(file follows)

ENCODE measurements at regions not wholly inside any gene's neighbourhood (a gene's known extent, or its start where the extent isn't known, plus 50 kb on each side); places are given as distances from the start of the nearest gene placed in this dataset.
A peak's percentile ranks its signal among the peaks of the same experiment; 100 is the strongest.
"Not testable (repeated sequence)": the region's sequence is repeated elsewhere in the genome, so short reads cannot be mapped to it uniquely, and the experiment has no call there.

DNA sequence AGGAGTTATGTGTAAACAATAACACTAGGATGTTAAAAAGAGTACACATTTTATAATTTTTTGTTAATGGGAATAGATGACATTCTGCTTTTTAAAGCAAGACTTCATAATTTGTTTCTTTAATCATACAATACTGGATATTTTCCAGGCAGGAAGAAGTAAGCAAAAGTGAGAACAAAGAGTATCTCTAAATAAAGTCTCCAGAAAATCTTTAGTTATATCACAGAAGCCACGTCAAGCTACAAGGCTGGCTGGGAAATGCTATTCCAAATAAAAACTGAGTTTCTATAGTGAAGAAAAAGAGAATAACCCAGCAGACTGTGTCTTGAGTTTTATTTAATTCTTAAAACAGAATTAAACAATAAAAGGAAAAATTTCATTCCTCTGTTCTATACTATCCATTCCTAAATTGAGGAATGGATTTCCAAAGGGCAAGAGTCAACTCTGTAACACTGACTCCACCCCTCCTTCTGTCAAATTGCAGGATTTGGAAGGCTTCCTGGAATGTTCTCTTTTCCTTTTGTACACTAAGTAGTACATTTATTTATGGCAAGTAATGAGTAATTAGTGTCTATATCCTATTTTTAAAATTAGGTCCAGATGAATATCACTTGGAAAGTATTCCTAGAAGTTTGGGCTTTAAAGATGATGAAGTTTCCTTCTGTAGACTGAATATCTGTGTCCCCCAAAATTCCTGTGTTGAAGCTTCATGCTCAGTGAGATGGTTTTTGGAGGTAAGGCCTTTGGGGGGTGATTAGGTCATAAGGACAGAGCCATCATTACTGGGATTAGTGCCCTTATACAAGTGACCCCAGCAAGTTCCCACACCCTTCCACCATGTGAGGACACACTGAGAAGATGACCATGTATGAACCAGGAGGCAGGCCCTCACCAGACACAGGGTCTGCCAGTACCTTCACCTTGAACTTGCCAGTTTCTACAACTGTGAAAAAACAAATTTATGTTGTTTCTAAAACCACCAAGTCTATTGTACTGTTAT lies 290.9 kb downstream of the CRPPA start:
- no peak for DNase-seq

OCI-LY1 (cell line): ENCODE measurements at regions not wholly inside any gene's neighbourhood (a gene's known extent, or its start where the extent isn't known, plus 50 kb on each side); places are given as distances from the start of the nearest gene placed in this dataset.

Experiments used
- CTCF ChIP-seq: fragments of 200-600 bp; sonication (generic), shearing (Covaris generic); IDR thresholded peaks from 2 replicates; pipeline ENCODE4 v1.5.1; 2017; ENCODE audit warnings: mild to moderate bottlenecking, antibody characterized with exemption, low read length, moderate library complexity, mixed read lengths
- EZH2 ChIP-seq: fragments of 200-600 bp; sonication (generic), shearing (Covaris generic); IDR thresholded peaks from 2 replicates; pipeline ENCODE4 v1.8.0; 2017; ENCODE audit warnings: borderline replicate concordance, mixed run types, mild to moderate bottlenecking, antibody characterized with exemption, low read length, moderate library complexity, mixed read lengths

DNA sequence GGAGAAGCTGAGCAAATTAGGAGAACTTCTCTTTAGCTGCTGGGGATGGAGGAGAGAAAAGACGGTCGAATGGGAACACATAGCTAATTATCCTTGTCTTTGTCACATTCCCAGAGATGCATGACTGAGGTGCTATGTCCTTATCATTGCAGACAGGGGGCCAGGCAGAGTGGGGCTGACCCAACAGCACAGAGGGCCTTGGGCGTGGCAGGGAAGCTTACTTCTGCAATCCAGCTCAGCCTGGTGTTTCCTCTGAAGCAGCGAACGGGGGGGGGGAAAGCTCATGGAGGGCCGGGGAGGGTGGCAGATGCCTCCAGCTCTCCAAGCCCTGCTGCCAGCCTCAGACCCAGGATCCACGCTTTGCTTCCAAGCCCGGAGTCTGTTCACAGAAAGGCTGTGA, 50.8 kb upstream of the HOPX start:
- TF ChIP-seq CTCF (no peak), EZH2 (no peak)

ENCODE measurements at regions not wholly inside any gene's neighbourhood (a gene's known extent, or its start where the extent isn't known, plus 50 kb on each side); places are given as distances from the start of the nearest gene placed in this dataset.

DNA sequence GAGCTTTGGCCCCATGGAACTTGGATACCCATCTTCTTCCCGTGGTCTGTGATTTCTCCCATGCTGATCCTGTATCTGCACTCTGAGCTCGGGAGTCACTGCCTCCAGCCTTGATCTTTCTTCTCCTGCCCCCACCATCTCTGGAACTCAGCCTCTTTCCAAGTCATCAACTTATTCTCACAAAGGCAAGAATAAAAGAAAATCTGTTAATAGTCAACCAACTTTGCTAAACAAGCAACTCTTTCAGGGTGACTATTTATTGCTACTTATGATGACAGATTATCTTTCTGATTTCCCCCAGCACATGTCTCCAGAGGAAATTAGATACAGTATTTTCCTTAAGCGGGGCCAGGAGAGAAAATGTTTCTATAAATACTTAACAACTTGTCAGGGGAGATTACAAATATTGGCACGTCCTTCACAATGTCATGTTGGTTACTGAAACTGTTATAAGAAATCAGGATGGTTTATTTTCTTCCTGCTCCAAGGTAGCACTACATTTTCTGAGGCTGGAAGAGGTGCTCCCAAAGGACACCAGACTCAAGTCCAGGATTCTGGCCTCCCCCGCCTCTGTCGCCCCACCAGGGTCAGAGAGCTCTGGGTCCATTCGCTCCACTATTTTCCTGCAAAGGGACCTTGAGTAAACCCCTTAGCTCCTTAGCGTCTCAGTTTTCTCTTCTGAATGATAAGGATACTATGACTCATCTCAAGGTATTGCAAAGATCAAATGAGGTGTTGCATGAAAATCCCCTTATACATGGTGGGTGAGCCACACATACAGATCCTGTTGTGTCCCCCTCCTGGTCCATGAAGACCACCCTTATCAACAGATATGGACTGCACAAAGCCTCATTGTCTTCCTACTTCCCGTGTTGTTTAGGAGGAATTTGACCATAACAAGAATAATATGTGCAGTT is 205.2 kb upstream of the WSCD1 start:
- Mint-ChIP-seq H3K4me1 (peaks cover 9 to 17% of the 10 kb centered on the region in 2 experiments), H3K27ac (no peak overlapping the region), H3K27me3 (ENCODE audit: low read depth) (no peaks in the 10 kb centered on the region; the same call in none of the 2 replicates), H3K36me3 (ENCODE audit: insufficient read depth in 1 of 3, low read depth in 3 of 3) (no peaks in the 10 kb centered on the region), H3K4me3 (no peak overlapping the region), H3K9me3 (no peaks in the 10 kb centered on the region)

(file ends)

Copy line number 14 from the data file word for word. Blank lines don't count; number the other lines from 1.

- Mint-ChIP-seq H3K4me1 (peaks cover 9 to 17% of the 10 kb centered on the region in 2 experiments), H3K27ac (no peak overlapping the region), H3K27me3 (ENCODE audit: low read depth) (no peaks in the 10 kb centered on the region; the same call in none of the 2 replicates), H3K36me3 (ENCODE audit: insufficient read depth in 1 of 3, low read depth in 3 of 3) (no peaks in the 10 kb centered on the region), H3K4me3 (no peak overlapping the region), H3K9me3 (no peaks in the 10 kb centered on the region)